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    Riverside County Still Building Assets

    Robert Byrd

    (RIVERSIDE, Calif.) – Even in these tough economic times, Riverside County continues to spend less than its revenue, thus putting more money into its coffers to help residents.

    County of Riverside Financial Highlights for Fiscal Year 2007-2008, a 28-page, full-color report recently released by the Riverside County Auditor Controller’s Office, shows this financial picture. It’s available on the Web at http://www.auditorcontroller.org.

    The report reveals that Riverside County took in more than $3.5 billion in revenue from July 1, 2007 to June 30, 2008 but spent just under $3.2 billion. Thus, it added $322 million to its net assets at the end of the fiscal year, bringing the total of net assets to $3,351,697,000.

    “In Fiscal Year 2007-2008, our county continued to grow, thus easing the financial strain locally,” Riverside County Auditor-Controller Robert Byrd said. “Furthermore, Riverside County has been prudent in its fiscal management over the past years. While we are not experiencing double-digit property-tax revenue growth as in the past, revenue has not decreased as much as in many other California counties.”

    However, Byrd cautions that next year’s financial report likely won’t be as glowing as this one.

    “Our county, state, country and world are experiencing a financial crisis,” he said. “Issues involving mortgages, foreclosures and the collapse of banking institutions, as well as corruption and unethical behavior, abound. Riverside County is not an island unto itself; it has been impacted by these global problems. Now, more than ever, it is essential we do everything possible to ensure county operations are efficient and that safeguards are in place to identify and stop wasteful spending.”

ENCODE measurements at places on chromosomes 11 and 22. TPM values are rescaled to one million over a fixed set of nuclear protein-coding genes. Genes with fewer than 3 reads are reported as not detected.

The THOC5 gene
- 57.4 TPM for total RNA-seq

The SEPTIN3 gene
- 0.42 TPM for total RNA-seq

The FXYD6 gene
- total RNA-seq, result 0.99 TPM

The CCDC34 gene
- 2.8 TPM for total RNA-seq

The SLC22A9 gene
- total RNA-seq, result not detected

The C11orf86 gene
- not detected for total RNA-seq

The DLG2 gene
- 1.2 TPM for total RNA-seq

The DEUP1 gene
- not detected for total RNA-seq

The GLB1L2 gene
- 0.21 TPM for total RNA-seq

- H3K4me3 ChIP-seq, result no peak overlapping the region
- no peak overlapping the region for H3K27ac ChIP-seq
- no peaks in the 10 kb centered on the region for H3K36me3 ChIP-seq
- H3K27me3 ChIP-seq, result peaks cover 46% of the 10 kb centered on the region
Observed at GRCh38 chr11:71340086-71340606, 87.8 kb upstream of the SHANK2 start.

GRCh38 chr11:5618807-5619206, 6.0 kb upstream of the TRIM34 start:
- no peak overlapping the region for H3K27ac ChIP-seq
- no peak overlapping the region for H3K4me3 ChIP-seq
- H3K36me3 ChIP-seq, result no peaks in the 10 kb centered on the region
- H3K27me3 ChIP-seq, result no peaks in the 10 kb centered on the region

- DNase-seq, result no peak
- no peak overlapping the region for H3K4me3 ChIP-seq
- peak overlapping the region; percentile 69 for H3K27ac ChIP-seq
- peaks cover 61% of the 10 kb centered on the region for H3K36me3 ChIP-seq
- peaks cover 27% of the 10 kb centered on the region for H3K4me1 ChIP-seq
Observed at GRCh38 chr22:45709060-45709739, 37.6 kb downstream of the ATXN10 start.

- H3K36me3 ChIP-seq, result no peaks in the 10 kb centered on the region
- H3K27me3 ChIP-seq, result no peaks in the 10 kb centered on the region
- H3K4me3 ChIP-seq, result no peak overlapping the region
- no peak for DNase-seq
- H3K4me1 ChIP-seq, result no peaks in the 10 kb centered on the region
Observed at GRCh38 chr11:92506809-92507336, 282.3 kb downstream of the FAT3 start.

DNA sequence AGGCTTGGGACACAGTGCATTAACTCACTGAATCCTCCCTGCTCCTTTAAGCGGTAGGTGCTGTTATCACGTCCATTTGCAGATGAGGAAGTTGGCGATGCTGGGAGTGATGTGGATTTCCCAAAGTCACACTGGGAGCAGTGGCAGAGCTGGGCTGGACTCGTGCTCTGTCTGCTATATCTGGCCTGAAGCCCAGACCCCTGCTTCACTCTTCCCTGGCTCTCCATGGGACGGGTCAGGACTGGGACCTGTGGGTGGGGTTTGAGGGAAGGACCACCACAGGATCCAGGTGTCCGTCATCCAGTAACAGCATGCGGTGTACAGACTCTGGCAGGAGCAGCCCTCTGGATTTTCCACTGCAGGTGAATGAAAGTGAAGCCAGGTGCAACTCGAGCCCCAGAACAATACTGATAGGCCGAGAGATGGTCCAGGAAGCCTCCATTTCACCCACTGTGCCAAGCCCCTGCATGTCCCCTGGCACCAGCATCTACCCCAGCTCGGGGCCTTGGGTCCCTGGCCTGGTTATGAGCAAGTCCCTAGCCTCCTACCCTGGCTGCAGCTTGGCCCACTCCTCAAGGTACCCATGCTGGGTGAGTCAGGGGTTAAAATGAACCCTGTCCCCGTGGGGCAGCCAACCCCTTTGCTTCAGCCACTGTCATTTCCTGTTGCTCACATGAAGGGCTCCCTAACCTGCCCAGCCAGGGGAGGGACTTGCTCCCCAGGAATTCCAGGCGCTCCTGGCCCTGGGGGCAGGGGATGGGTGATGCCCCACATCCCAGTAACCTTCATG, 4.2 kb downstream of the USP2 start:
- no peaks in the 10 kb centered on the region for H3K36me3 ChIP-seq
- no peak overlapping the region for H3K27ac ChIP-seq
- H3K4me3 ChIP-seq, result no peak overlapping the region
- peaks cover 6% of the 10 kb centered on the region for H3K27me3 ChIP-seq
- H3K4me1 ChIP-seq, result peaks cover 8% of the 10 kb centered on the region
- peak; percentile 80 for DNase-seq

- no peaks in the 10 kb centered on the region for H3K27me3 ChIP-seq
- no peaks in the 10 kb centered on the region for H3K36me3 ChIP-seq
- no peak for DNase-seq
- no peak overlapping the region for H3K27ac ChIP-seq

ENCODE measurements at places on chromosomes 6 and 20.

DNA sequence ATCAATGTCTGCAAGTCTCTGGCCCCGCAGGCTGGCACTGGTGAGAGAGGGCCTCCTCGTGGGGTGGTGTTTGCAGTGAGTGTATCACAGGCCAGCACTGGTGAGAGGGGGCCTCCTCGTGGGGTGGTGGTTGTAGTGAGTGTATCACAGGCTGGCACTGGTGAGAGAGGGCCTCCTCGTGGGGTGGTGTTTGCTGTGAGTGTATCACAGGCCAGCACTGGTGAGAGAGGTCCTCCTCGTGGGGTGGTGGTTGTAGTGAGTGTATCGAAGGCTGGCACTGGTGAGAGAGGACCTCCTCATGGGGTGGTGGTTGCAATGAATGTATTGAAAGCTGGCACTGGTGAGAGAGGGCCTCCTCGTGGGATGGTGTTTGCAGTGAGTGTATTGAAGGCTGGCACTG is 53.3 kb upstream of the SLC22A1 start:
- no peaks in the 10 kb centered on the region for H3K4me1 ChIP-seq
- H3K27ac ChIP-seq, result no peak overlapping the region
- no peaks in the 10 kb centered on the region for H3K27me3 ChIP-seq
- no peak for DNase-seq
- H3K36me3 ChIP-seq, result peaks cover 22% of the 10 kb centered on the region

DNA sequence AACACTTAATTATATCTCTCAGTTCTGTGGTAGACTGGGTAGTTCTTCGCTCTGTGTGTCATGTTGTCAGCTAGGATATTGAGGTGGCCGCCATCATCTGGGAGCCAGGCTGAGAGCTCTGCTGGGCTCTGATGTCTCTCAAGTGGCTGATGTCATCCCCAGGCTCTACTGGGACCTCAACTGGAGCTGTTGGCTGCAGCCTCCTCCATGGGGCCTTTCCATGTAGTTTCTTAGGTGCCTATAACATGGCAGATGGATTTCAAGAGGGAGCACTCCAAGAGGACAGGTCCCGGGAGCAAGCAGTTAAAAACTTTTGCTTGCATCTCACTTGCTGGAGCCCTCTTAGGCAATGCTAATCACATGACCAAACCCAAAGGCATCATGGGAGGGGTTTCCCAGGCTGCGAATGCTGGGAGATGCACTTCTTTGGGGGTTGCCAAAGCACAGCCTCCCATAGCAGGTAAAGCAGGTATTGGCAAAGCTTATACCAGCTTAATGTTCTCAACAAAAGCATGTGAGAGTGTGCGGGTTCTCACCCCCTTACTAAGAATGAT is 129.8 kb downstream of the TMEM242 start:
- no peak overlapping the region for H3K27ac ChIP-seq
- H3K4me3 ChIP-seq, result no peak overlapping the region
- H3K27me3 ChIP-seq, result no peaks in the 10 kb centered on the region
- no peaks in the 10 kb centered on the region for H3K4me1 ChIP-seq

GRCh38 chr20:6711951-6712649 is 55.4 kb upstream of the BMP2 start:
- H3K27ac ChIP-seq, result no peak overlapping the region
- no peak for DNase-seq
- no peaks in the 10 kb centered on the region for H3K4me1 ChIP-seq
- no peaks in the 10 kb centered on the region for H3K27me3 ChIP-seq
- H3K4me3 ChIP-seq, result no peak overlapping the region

This year’s Financial Highlights shows how Riverside County will spend some of its assets.

    Not all of it is money in the bank, Byrd explained. About $872 million was the value on June 30 of capital assets the county owns such as land, buildings and furnishings.

    Another portion of these net assets is restricted to certain purposes, as the county received this money through loans, grants or donations for specific uses, such as community development, paying off old debts, public protection and others. Some money is also restricted because of certain laws.

    This leaves more than $1.6 billion in unrestricted funds available to the county for any purpose its leaders deem to be in the public interest.

    Financial Highlights also lists some of the major construction projects Riverside County embarked on during Fiscal 2007-08. These include:

    • $24.6 million for improvements to roads and traffic signals
    • $5 million to build fire stations in Cabazon, Lake Riverside and Mead Valley
    • $9.6 million for Mission Boulevard streetscaping
    • $6.3 million for street improvements and a storm drain at Armstrong Road and Sierra Avenue in Sunnyslope